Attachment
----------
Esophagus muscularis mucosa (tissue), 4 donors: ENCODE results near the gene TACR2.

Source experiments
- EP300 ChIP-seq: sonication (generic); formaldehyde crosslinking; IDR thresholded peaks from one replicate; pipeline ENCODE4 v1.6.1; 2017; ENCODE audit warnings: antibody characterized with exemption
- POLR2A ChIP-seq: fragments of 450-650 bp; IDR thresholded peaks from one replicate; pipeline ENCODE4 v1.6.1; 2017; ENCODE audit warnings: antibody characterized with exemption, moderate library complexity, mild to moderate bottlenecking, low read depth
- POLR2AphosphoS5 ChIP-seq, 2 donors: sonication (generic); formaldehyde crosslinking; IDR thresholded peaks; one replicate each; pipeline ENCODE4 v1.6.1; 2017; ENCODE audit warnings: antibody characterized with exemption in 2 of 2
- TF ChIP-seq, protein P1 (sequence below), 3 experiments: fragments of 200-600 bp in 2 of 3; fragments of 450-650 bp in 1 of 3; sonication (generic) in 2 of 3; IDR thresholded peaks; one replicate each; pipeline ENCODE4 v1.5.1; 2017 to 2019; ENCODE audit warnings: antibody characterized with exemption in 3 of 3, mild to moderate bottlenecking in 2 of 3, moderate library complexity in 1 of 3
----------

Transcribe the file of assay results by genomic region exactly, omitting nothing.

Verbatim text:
Esophagus muscularis mucosa (tissue), 4 donors: ENCODE results near the gene TACR2.

Source experiments
- EP300 ChIP-seq: sonication (generic); formaldehyde crosslinking; IDR thresholded peaks from one replicate; pipeline ENCODE4 v1.6.1; 2017; ENCODE audit warnings: antibody characterized with exemption
- POLR2A ChIP-seq: fragments of 450-650 bp; IDR thresholded peaks from one replicate; pipeline ENCODE4 v1.6.1; 2017; ENCODE audit warnings: antibody characterized with exemption, moderate library complexity, mild to moderate bottlenecking, low read depth
- POLR2AphosphoS5 ChIP-seq, 2 donors: sonication (generic); formaldehyde crosslinking; IDR thresholded peaks; one replicate each; pipeline ENCODE4 v1.6.1; 2017; ENCODE audit warnings: antibody characterized with exemption in 2 of 2
- TF ChIP-seq, protein P1 (sequence below), 3 experiments: fragments of 200-600 bp in 2 of 3; fragments of 450-650 bp in 1 of 3; sonication (generic) in 2 of 3; IDR thresholded peaks; one replicate each; pipeline ENCODE4 v1.5.1; 2017 to 2019; ENCODE audit warnings: antibody characterized with exemption in 3 of 3, mild to moderate bottlenecking in 2 of 3, moderate library complexity in 1 of 3